David's New Book

Thursday, August 11, 2016

Confounding Aminoglycosides?

I’m still stuck on the recent FDA meetings where pathways to regulatory approval for pathogen-specific antibiotics were discussed. The example chosen to illustrate the challenges in identifying a pathway was a fictional drug called X-1 that was entirely specific for Pseudomonas aeruginosa. I suggested a superiority design trial where patients with a high risk for Pseudomonas infection would be enrolled and treated with a combination of a carbapenem, X-1 and, if desired, an aminoglycoside. Controls would include those treated with only the carbapenem plus (or not) aminoglycoside. As I noted, the centers would have to be those where there was a rate of carbapenem-resistance among Pseudomonas but not at such a high level that physicians would feel uncomfortable with empiric carbapenem therapy.  (Globally, the rate for carbapenem resistance in this organism is in the range of 15-20% range.  In this range, most patients are still treated empirically with a carbapenem, usually in combination with an aminoglycoside).   In my design, I suggested that the evaluable population for analysis of superiority would, in fact, be those with carbapenem-resistant infections.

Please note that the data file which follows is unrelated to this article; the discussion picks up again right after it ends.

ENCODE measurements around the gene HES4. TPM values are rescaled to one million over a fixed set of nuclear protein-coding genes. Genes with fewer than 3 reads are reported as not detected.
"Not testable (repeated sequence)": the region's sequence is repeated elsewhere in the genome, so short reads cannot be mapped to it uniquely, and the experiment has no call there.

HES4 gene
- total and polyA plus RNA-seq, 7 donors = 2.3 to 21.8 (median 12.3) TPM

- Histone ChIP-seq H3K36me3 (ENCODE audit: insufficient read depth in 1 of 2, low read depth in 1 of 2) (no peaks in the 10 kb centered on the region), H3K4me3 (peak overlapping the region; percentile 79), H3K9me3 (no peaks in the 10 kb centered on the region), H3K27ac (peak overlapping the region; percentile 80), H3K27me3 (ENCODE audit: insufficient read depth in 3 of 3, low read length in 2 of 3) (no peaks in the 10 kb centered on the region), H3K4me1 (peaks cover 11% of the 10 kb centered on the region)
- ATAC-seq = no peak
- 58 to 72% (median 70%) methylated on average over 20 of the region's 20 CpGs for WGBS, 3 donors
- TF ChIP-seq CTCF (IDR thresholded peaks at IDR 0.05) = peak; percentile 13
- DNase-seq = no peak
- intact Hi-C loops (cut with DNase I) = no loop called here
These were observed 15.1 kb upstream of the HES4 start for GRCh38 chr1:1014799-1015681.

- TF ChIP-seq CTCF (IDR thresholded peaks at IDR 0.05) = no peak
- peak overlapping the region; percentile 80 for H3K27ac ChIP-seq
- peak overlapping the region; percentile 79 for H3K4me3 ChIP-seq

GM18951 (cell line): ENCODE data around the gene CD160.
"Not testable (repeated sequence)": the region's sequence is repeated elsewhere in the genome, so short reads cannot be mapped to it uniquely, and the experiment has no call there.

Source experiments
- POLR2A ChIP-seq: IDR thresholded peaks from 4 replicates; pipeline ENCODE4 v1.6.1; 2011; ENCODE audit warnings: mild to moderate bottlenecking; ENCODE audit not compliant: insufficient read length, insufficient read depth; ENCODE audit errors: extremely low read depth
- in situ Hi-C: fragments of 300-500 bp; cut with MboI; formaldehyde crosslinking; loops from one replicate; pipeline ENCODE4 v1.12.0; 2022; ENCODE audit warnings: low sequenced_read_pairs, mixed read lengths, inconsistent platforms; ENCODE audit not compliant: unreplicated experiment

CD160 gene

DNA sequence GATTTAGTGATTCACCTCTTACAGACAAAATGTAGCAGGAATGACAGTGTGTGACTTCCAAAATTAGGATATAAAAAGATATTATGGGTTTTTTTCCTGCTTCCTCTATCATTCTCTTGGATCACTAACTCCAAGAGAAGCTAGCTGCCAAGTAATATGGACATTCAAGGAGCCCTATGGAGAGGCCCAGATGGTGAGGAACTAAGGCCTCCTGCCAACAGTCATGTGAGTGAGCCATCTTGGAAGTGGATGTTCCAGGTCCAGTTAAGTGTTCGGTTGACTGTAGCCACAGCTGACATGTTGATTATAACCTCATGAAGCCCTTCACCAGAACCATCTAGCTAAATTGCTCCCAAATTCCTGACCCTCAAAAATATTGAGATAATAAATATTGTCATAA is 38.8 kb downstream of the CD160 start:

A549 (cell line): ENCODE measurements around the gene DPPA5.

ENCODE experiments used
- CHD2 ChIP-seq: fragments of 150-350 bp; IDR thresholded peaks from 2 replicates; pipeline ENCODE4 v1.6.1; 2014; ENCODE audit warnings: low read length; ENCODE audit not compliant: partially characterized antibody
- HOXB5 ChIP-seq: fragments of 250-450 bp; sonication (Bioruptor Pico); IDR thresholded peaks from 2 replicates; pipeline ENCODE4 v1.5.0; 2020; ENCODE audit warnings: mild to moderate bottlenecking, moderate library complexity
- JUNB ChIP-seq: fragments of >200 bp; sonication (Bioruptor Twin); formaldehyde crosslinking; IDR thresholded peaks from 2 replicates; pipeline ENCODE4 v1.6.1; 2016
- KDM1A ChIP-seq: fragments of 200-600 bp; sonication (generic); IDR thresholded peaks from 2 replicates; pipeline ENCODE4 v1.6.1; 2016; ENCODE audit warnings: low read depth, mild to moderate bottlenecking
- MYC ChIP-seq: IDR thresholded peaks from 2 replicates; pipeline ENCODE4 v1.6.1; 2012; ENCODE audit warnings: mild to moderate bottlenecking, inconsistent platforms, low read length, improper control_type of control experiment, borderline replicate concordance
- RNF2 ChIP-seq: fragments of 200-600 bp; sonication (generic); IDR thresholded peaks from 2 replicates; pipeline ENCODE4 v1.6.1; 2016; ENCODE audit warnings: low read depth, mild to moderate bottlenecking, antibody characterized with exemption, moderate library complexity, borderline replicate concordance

The response I received was a horrified, “But the aminoglycoside is an active drug.  It will confound your results.  You will never know what to attribute to X-1 vs. the aminoglycoside!” Some insisted this would be true even if the aminoglycoside were only administered for the first few days of therapy. I beg to differ (at least for serious infections outside the urinary tract).

There are a number of studies examining the effect of aminoglycosides on Pseudomonas aeruginosa infections. One, from Leibovici et. al. in Israel.  In their prospective observational study, they were unable to demonstrate an advantage of adding an aminoglycoside to B-lactam therapy outside of those patients who were neutropenic and those with bacteremia. But more interesting was that for patients where the aminoglycoside was the only “appropriate” drug based on susceptibility testing, patients had a 40-100% higher mortality compared to appropriate beta-lactam monotherapy.

Another study looked at bacteremia caused by Pseudomonas aeruginosa. In this study from Spain, it appeared as though a higher mortality among those treated “appropriately” was mostly due to those who received an aminoglycoside as the only active drug.


Several other studies confirm the lack of an advantage for combination therapy of beta-lactam plus aminoglycoside compared to beta-lactam alone in treating these infections. Several, like the two I noted here, suggest that there is a treatment disadvantage when, in fact, an aminoglycoside is the only active drug in the regimen.  These studies suggest to me that a few days of an aminoglycoside in the design I suggested would be anything but confounding.